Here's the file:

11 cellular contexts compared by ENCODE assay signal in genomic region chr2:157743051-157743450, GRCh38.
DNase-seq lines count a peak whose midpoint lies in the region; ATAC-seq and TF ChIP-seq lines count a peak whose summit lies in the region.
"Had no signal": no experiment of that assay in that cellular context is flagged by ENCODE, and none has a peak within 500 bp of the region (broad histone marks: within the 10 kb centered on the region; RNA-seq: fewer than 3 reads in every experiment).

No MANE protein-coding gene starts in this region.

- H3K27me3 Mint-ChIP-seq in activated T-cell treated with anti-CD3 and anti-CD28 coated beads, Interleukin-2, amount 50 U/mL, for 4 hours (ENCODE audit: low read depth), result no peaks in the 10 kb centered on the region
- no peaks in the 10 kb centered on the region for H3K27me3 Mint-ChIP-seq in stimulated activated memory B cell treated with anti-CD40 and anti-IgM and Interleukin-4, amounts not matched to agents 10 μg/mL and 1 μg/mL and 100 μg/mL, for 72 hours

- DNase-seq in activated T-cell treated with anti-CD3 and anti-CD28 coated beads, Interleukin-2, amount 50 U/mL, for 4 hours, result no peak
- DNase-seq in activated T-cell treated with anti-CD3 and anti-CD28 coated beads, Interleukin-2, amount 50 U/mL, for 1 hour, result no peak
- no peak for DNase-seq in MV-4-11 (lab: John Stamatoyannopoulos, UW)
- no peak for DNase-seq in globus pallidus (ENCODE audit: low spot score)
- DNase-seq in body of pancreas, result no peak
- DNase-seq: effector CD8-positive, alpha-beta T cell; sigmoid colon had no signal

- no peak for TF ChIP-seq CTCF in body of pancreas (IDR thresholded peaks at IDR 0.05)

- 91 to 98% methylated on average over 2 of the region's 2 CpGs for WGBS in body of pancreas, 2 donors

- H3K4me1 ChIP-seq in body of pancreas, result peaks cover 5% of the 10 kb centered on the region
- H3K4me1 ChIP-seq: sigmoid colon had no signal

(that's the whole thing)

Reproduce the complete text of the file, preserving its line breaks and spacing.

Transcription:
11 cellular contexts compared by ENCODE assay signal in genomic region chr2:157743051-157743450, GRCh38.
DNase-seq lines count a peak whose midpoint lies in the region; ATAC-seq and TF ChIP-seq lines count a peak whose summit lies in the region.
"Had no signal": no experiment of that assay in that cellular context is flagged by ENCODE, and none has a peak within 500 bp of the region (broad histone marks: within the 10 kb centered on the region; RNA-seq: fewer than 3 reads in every experiment).

No MANE protein-coding gene starts in this region.

- H3K27me3 Mint-ChIP-seq in activated T-cell treated with anti-CD3 and anti-CD28 coated beads, Interleukin-2, amount 50 U/mL, for 4 hours (ENCODE audit: low read depth), result no peaks in the 10 kb centered on the region
- no peaks in the 10 kb centered on the region for H3K27me3 Mint-ChIP-seq in stimulated activated memory B cell treated with anti-CD40 and anti-IgM and Interleukin-4, amounts not matched to agents 10 μg/mL and 1 μg/mL and 100 μg/mL, for 72 hours

- DNase-seq in activated T-cell treated with anti-CD3 and anti-CD28 coated beads, Interleukin-2, amount 50 U/mL, for 4 hours, result no peak
- DNase-seq in activated T-cell treated with anti-CD3 and anti-CD28 coated beads, Interleukin-2, amount 50 U/mL, for 1 hour, result no peak
- no peak for DNase-seq in MV-4-11 (lab: John Stamatoyannopoulos, UW)
- no peak for DNase-seq in globus pallidus (ENCODE audit: low spot score)
- DNase-seq in body of pancreas, result no peak
- DNase-seq: effector CD8-positive, alpha-beta T cell; sigmoid colon had no signal

- no peak for TF ChIP-seq CTCF in body of pancreas (IDR thresholded peaks at IDR 0.05)

- 91 to 98% methylated on average over 2 of the region's 2 CpGs for WGBS in body of pancreas, 2 donors

- H3K4me1 ChIP-seq in body of pancreas, result peaks cover 5% of the 10 kb centered on the region
- H3K4me1 ChIP-seq: sigmoid colon had no signal